Geneticist Announces Congressional Bid

UC Berkeley researcher Michael Eisen says he will run for Senate in 2018.

By | January 30, 2017

WIKIMEDIA, PLOSGeneticist Michael Eisen of the University of California, Berkeley, has been a vocal opponent of Donald Trump. Now, the researcher has announced his intent to run for US Senate. “We can't sit around and hope other people are going to solve our problems for us - time to step up, if you can…,” Eisen posted on his Twitter account on Sunday (January 29) after announcing his senate run last week (January 25).

“Too much of the scientific establishment looks at the government as a bank—that the primary thing we should worry about is can we get the right amount of money out of Congress,” Eisen told Science. “Too few people focus on the fact that science needs to be a partnership with the public for it to thrive.”

Eisen, who told Science that he plans to run as an independent, is perhaps the most recognizable name in a list of other scientists who are considering running for office to combat policies that seem broadly antagonistic to science. The groundswell is partly thanks to 314 Action, an organization run by chemist and former breast cancer researcher Shaughnessy Naughton, who ran for Congress in 2014 and 2016 but lost both races. Through 314 Action, Naughton and others are encouraging scientists to run for office and inject science into the federal political infrastructure. “A lot of scientists traditionally feel that science is above politics but we’re seeing that politics is not above getting involved in science,” Naughton told The Atlantic. “We’re losing, and the only way to stop that is to get more people with scientific backgrounds at the table.”

Donald Trump assuming the presidency earlier this month seems to have catalyzed scientists, not just into marching in protest against the new administration's science policies, but into running for office. “I think most scientists view their work as pure and noble, and politics as a dirty game. It’s almost like selling out or going to the dark side,” Frances Colón, who was Deputy Science and Technology Adviser to the Secretary of State under President Barack Obama, told The Atlantic. “Many more scientists are realizing why their voices are needed. I’ve had numerous coffees with people who are considering ways to run.”

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Avatar of: JohnnyMorales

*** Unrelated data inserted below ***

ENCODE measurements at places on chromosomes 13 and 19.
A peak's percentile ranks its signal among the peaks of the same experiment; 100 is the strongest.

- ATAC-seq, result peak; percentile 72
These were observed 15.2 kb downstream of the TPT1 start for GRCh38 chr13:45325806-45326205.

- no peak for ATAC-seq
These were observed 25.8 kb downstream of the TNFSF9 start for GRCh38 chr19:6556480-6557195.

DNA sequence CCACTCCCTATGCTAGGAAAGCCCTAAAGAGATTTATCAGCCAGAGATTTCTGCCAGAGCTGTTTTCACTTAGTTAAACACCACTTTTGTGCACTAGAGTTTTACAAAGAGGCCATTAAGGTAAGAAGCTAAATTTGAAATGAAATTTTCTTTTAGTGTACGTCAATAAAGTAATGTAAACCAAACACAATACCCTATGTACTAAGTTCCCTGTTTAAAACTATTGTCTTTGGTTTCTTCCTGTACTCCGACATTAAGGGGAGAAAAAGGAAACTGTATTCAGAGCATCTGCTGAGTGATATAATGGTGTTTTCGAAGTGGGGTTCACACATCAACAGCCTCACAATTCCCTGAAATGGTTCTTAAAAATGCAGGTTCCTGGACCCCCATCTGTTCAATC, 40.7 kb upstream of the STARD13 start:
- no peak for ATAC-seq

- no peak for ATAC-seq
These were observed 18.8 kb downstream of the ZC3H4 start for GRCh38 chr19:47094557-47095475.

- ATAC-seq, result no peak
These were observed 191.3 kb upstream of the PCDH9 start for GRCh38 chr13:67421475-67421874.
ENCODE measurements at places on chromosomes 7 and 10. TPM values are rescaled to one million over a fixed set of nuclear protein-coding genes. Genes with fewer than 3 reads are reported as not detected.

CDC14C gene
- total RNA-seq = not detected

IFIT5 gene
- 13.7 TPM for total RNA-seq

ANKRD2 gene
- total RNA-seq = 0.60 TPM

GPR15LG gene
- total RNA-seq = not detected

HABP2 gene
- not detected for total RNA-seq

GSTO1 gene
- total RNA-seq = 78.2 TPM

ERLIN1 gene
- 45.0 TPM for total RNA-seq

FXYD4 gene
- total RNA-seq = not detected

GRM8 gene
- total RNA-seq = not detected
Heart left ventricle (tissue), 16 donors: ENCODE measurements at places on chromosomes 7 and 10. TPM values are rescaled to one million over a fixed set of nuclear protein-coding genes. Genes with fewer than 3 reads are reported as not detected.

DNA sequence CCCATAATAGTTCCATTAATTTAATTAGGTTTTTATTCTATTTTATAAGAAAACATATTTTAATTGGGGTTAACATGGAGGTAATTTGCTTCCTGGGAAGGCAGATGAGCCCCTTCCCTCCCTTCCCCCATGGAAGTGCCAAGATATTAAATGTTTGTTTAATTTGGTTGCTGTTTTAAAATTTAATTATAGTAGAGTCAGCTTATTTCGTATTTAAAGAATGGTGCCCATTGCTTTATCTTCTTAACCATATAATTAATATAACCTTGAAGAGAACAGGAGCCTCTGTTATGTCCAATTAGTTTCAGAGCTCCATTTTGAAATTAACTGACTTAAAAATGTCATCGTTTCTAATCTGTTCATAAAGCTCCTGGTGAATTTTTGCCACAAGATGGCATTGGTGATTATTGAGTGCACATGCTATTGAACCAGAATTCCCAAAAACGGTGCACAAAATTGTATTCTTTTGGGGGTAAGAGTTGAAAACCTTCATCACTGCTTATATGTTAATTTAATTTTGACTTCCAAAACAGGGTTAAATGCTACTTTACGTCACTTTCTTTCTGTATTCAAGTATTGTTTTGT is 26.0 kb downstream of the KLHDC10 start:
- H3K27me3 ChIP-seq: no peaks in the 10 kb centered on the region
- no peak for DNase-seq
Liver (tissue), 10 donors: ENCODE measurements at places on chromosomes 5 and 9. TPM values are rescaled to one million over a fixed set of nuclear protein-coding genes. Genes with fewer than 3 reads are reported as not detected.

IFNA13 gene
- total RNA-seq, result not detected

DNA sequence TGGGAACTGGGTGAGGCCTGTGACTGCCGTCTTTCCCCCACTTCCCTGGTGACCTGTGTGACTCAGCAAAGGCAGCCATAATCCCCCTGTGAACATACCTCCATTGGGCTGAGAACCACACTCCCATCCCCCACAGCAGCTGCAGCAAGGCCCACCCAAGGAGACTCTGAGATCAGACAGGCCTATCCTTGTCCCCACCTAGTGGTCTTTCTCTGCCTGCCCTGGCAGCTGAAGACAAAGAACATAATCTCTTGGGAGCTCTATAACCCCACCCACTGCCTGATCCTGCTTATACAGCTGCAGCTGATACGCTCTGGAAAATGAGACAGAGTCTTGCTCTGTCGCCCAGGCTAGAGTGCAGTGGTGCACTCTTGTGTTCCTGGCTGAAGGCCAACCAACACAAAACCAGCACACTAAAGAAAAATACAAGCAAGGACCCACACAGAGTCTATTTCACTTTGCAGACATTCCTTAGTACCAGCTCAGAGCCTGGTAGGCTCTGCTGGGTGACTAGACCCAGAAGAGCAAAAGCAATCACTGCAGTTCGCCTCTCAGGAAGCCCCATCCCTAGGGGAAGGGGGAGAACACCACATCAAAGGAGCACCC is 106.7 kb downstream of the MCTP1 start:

JohnnyMorales

Posts: 28

January 31, 2017

Yet another person too pure and noble to really dirty themselves with politics, thus he's running as an independent in California one of the few states where being a Democrat is a prerequisite for having the slightest chance of winning an actual US senate seat. The Jungle Primary system has made this all but mandatory.

I'm continually shocked at how people who are the smartest people on the planet suddenly regress when it comes to politics unable to distinguish the two parties enough to understand that one is definitely better for science than the other, because on non-science issues like Wall Street they've bought the lie that the two parties are two sides of the same coin.

Avatar of: Kathy Barker

Kathy Barker

Posts: 42

January 31, 2017

Terrific! And as an independent, Eisen can be free of the partisan baggage that would compromise him both in running and serving.

I hope scientists who run for office will reconsider the policies that brought us to this place. The democats as well as the republicans have backed foreign policy that has led to the huge number of forced migration. 

And the first policy that could bear scientific scrutiny is the idea that war fixes problems. It doesn't work. It is immoral, and it doesn't fix anything. As the climate of the world continues to change, and resources are delpeted, part of scientists' work will surely be to have the benefits of their work available to all, and resist the call to war.

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